the 2nd North York Regiment. The other members of the court 
included Lieutenant-Colonel the Hon. John Kirby of the 1st Fron- 
tenac Militia; Lieutenant-Colonel Francis Raynes of the 2nd Fron- 
tenac Militia ; Lieutenant-Colonel John S. Cartwright of the 2nd 
Lennox; Lieutenant-Colonel John Turnbull of the 1st Hastings; 
Lieutenant-Colonel William Logie of the 3rd Frontenac ; Major 
Thomas Kirkpatrick of the 1st Lennox; Major James Sampson of 

; - The Battle of The Windmill 

the 3rd Frontenac; Major David John Smith of the 1st Frontenac ; 
Captain Hugh McGregor of the 2nd Frontenac; Captain Elijah 
Beach of the 2nd Frontenac; Captain John Strange of the 1st 
Frontenac; Captain lames McFarlane of the 1st Frontenac; Cap- 
tain John Bower of the 3rd Frontenac; and Captain John R. For- 
syth of the 1st Frontenac Militia. A quorum for the court was eight 

( )n Mondav. November 26th, the Court Martial assembled in 
one of the low, grey casemates of Fort Henry, and was sworn in. 
The first case was that of Daniel George, the so-called paymaster 
of the Patriots. He was no heroic crusader for republican ideas. 
He had. in fact, deserted his comrades and had been picked up in 
a small boat while trying to escape to the United States. With the 
belli of his counsel, the young John A. Macdonald, George succeed- 
ed in getting an adjournment of his case in order to prepare his de- 
fence. The red-coated officers then turned to consider the fate of 
the Patriot leader. Nils Szoltevky von Schoultz. Somewhat to the 
surprise of the Court, and against the advice of Macdonald, von 
Schoultz pleaded guilty. Colonel Draper set forth the terms of the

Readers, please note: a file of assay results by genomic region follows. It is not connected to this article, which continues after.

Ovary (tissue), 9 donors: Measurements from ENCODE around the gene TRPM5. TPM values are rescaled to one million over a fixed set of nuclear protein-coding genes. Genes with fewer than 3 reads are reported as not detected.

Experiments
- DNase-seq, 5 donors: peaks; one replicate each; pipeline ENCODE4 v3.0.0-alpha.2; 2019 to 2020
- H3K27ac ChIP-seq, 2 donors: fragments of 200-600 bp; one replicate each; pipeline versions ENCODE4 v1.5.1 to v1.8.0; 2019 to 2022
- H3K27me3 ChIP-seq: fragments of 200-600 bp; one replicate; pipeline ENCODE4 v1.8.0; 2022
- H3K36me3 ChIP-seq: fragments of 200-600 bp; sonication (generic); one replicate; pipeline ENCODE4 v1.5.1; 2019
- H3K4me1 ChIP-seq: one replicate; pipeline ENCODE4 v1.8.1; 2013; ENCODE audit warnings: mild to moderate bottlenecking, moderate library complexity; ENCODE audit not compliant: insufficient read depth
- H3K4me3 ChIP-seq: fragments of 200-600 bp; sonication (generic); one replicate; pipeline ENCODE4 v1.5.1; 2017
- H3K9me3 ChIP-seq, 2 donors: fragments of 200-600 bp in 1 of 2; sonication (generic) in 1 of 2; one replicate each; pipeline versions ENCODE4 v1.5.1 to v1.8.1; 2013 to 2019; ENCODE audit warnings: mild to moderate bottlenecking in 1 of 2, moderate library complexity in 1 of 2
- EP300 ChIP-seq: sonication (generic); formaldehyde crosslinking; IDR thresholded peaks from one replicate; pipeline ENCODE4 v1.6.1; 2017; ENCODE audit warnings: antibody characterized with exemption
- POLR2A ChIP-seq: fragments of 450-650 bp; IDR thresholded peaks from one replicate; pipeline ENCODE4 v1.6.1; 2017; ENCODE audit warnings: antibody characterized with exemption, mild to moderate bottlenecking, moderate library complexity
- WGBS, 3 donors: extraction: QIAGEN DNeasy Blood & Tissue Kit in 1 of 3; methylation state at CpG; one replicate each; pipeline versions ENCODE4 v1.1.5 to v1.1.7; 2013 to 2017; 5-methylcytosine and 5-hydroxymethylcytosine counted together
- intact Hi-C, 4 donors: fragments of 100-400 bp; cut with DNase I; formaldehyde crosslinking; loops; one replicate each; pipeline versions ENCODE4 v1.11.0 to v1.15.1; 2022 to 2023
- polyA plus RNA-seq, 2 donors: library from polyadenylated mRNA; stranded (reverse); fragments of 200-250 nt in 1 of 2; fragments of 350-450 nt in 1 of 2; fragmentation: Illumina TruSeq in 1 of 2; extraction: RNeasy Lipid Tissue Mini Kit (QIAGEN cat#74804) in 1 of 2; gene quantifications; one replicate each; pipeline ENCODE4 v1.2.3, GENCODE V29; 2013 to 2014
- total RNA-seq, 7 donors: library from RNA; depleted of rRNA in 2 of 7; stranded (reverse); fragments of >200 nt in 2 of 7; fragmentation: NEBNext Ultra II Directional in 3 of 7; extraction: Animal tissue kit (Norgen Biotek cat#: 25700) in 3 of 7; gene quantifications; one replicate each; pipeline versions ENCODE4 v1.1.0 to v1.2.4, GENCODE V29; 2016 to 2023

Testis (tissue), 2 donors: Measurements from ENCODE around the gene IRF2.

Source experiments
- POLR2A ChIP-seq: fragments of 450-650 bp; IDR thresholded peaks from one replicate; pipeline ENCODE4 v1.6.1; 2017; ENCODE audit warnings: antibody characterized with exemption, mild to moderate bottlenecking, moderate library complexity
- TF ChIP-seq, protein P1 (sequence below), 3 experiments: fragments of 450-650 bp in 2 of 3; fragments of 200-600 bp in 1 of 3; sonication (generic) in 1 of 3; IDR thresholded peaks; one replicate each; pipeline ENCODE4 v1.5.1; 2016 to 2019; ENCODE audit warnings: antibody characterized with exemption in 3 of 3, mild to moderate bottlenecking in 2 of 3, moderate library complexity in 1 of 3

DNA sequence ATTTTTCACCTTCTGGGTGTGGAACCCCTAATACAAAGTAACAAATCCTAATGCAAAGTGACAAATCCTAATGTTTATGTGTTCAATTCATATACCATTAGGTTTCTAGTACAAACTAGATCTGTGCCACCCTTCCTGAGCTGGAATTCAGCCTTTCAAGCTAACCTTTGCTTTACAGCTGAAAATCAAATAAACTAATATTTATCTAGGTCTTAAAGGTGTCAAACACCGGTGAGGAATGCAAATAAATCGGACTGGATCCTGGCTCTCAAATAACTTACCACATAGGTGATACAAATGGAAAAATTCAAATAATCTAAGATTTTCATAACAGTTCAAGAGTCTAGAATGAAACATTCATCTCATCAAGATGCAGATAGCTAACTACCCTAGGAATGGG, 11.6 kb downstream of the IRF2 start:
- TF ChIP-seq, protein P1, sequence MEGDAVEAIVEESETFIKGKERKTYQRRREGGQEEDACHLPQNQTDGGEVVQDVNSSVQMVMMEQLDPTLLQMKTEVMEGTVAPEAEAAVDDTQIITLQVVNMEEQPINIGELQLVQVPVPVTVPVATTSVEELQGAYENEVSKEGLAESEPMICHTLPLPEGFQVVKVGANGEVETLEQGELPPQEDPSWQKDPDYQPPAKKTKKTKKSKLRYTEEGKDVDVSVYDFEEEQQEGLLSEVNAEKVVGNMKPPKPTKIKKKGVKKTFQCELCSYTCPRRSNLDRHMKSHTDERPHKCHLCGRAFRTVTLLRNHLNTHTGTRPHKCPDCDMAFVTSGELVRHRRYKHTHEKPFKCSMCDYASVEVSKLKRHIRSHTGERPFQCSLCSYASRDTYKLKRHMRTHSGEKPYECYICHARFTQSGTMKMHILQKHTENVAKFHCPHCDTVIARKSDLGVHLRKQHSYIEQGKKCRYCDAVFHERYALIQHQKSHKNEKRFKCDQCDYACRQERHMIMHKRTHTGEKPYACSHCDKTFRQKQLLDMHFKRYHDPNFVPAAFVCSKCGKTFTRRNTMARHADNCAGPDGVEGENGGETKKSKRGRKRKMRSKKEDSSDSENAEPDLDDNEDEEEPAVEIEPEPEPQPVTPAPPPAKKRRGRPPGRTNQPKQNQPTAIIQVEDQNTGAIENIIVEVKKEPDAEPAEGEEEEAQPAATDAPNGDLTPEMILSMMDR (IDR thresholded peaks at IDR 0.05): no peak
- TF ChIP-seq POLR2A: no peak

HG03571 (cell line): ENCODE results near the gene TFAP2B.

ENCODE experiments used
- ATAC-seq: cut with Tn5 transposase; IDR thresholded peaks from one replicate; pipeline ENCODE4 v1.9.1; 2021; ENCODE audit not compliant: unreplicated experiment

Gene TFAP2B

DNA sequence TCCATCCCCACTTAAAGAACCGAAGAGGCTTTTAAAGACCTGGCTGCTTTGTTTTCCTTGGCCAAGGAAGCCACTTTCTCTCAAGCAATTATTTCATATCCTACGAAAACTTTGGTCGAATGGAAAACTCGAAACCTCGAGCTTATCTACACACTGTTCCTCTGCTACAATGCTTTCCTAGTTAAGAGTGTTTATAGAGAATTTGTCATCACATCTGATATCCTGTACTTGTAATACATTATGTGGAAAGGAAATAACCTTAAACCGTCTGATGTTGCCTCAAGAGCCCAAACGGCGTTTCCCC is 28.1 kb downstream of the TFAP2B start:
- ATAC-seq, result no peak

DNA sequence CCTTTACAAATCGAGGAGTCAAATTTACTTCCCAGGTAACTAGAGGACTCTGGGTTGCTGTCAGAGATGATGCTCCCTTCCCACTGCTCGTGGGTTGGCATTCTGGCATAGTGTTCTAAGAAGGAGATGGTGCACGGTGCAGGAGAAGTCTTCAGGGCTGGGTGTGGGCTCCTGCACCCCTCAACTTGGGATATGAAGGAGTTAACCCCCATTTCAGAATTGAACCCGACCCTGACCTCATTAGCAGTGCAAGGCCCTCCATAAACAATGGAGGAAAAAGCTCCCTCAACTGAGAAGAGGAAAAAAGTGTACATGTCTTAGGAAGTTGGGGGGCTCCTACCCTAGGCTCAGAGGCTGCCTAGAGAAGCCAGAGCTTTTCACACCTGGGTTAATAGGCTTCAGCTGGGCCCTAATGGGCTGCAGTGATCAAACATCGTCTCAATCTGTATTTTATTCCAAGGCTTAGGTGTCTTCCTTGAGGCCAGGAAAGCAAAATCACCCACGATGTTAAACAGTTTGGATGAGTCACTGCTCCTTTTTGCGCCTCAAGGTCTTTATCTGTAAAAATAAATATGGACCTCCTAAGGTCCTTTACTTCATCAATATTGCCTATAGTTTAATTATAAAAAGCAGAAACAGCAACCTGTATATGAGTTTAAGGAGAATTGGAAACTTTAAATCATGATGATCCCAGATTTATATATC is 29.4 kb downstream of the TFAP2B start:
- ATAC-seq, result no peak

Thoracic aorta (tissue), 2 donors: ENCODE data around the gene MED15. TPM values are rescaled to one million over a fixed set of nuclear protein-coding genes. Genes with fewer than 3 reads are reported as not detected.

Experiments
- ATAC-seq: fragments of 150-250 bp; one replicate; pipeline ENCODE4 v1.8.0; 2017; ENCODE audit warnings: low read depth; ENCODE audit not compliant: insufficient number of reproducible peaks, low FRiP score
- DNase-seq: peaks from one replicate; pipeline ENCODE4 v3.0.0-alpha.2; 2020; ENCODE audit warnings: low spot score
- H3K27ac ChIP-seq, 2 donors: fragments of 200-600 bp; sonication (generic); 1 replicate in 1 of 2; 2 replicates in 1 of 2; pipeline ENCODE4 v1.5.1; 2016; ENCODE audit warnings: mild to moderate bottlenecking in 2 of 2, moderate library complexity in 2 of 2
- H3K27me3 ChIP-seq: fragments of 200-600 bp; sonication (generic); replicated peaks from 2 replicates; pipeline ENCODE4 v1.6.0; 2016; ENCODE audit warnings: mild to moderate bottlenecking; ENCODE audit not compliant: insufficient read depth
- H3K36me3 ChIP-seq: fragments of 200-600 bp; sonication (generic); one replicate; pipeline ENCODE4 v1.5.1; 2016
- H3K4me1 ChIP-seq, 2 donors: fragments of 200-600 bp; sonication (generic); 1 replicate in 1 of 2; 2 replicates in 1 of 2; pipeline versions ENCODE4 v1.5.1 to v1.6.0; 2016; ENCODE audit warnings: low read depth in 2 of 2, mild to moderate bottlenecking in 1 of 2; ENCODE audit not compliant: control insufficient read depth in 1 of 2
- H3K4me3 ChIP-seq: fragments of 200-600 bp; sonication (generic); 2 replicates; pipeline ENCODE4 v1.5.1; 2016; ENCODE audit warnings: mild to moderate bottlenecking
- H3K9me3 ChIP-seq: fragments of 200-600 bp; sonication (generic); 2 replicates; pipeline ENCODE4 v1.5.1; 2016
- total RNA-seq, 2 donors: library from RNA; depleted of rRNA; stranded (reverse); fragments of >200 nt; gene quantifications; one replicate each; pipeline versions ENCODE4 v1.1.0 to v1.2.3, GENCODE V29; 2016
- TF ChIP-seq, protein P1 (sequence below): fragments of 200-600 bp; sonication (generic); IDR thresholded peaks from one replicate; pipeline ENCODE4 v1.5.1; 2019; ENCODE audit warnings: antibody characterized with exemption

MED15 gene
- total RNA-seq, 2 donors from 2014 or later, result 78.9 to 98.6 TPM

statute. He explained to the prisoner at the bar the severe penalty 
of the law upon his crime and the impossibility of the court mod- 
ifying this penalty. But von Schoultz, who bore himself in court 
with the same stoical, somewhat vain braver)'- that he had shown 
on the field, replied that, although he had been deceived as to the 
situation in Canada, he could not and would not deny his leadership 
of the expedition. He confirmed his plea of guilty. Despite the plea, 
the Court went ahead with the trial and heard the necessary evidence. 
According to Edward Smith, a soldier of the Prescott Independent 
Militia Company who had taken von Schoultz prisoner on November 
16th, the accused had told him that he had taken over command from 
Birge while en route to Ogdensburg. Another witness, Jean Bap- 
tiste Ruza (Rousseau) from Montreal, a Patriot who turned Queen's 
evidence, identified von Schoultz as one of the Patriot generals; and 
then to save his own hide he added, "They gave me arms, a musket 
and cartridges. I threw them away after the first firing on the Tuesday 
morning". Another witness, a fourteen year old boy from Boucher- 
ville, Laurent Mailhotte told a similar story. To clinch the case 
a statement given by Schoultz to George Baker, the magistrate at 
Kingston, was admitted as evidence. This statement read as follows: 

Nils Szoltevki von Schoultz, a Pole, aged thirty-one years. In 

eighteen hundred and thirty-six, came to the United States — is a 

Chemist; resident in Salina heard of the new Government of Canada 

for the first time about the beginning of November — was told by a 

Society in Salina that if he went to Ogdensburg to General Birge of